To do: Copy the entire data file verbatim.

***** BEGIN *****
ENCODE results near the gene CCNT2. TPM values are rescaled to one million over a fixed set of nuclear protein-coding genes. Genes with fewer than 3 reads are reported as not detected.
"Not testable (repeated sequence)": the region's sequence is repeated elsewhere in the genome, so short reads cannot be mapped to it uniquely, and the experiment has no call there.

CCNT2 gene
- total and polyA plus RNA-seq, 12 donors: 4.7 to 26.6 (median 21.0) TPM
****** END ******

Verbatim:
ENCODE results near the gene CCNT2. TPM values are rescaled to one million over a fixed set of nuclear protein-coding genes. Genes with fewer than 3 reads are reported as not detected.
"Not testable (repeated sequence)": the region's sequence is repeated elsewhere in the genome, so short reads cannot be mapped to it uniquely, and the experiment has no call there.

CCNT2 gene
- total and polyA plus RNA-seq, 12 donors: 4.7 to 26.6 (median 21.0) TPM